Sketch: Too early for Trident excitement

It may have been early, but that didn’t stop Lib Dems from getting hung up – while hungover – on Trident.

By Alex Stevenson

9am is never a good time for party conferences. Most right-thinking delegates are crawling out of bed, nursing a hangover after the celebrations of the night before. The heady thrills of the Glee club, when the Liberal Democrats refuel their collective nuttiness by singing ridiculous left-wing songs that Labour wouldn’t be seen dead with, are only a few hours old. Nobody in their right mind would think of heading to the conference hall.

Yet some hardy souls did manage to stagger into the main arena for what, after all, was an emergency motion. Perhaps they were attracted by the glamour of the phrase, which is reminiscent of Churchill announcing the triumph of Dunkirk or Labour confirming the abolition of Peter Mandelson. It turned out there is not much exciting about the Lib Dems debating Trident, an issue on which the party is staggeringly united.

There is not much point to a debate without disagreement. Having firmly established its position at arms’ length from the coalition government, the Lib Dem conference has realised it can indulge in its favourite pastime, defeating the leadership with impunity. What a shame that the leadership agrees with the grassroots on nuclear issues, then, and what a shame it did not jump to condemn Trident more vehemently. Instead it asked conference to “press for the extension of the strategic defence and security review to allow a full review”- far from glamorous. A jeans-and-t-shirt young delegate, realising his mistake, spent the entire debate with his head in his hands.

Cambridge’s MP, who goes by the overwhelmingly Lib Dem name of Julian Huppert, kicked off proceedings by using upbeat words like “amazing” and “exciting”. Neither were applicable to the prospect of Lib Dems being opposed to Trident. This did not stop the Huppert, who lapped up the applause of perhaps 50 people gratefully. “Can you think of any other ways of spending this money?” he asked, a twinkle in his eye. “I can.”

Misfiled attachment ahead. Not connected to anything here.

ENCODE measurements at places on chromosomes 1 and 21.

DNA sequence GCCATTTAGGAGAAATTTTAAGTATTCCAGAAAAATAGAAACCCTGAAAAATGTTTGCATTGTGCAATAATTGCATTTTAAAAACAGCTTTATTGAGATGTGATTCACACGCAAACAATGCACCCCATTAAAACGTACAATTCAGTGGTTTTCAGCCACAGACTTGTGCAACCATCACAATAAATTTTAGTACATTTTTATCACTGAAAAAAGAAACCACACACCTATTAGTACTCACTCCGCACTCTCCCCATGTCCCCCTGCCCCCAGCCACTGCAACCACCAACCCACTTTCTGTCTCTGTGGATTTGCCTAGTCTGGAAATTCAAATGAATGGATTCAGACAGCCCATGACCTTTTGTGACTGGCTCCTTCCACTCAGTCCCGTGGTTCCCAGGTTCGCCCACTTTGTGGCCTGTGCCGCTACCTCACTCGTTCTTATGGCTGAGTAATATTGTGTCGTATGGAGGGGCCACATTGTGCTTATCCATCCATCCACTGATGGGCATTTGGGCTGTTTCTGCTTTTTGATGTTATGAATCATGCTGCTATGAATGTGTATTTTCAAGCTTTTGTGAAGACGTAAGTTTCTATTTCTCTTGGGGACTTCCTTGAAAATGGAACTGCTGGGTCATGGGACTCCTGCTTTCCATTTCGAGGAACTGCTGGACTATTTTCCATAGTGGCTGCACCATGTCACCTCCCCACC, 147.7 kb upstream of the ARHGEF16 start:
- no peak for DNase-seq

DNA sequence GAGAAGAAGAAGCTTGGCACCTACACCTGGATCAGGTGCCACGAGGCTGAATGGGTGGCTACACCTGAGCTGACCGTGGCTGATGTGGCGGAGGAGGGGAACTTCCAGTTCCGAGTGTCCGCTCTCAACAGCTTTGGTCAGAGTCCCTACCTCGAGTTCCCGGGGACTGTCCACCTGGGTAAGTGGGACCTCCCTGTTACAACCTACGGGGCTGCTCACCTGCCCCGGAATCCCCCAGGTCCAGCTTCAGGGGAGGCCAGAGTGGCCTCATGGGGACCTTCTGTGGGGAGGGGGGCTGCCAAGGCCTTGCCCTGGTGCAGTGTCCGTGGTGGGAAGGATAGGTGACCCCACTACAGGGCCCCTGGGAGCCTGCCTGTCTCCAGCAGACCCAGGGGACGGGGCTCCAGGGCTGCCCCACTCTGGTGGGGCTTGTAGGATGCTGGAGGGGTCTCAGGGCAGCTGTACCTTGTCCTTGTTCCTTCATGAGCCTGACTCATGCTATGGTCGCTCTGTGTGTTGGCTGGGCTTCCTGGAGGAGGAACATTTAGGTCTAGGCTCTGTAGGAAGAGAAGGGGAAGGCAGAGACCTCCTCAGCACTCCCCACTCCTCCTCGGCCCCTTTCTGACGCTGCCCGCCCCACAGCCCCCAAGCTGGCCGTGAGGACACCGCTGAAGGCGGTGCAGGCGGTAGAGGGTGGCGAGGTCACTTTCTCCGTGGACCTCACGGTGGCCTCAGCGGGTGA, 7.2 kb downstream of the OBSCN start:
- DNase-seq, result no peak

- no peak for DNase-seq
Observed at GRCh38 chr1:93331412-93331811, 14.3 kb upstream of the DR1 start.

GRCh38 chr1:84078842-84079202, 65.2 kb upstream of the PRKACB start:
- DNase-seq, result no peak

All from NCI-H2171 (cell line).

Some charmingly bonkers Lib Dem speeches followed. “The very least the Liberal Democrats should insist on is that we buy less of the other kind of weapons of mass destructions – tanks, planes…” suggested Graham from Winchester. Lord Roberts, a Welsh Lib Dem peer with the blinking air of a well-meaning mole, quavered at the effect of a nuclear armageddon on another Lib Dem bugbear, climate change (presumably this would be bad). Steve from Loughborough dared to suggest a watering-down, rather than outright scrapping, of Trident. “If you want unilateral disarmament this ain’t gonna thrill you much,” he said. He was told to stop talking shortly afterwards.

Other contributions seemed less useful. The much-loved Shirley Williams indulged in some reminiscences, recalling a victory “nearly 30 years ago” in Crosby “because of the immense support of the Liberals”. Tessa Munt, a “baby whip”, threatened to resign on no basis whatsoever if her views were, improbably, disagreed with. Armed forces minister Nick Harvey was reassuring. “This story ain’t over yet,” he pledged, as he chewed on a non-existent cigar.

What promised to be the barmiest speech of all turned out to be the best. Janet King, a tall Lib Dem from Bromsgrove, began by advertising the T-shirt she was wearing. ‘Say “NO”‘, it read – to what we shall never know, for the podium was in the way. From the content of her speech it may have been Trident. She spoke “for the rest of the world” and looked ahead to a future when Britain would say sorry for its role in propagating nuclear weapons.

“We’re only knocking lightly on the door at the moment,” she said slowly, “but there is a time when we will apologise for keeping them waiting in fear for so long.” Ms King may be ahead of her time. She may be a head-in-the-clouds idealist. She was certainly a visionary.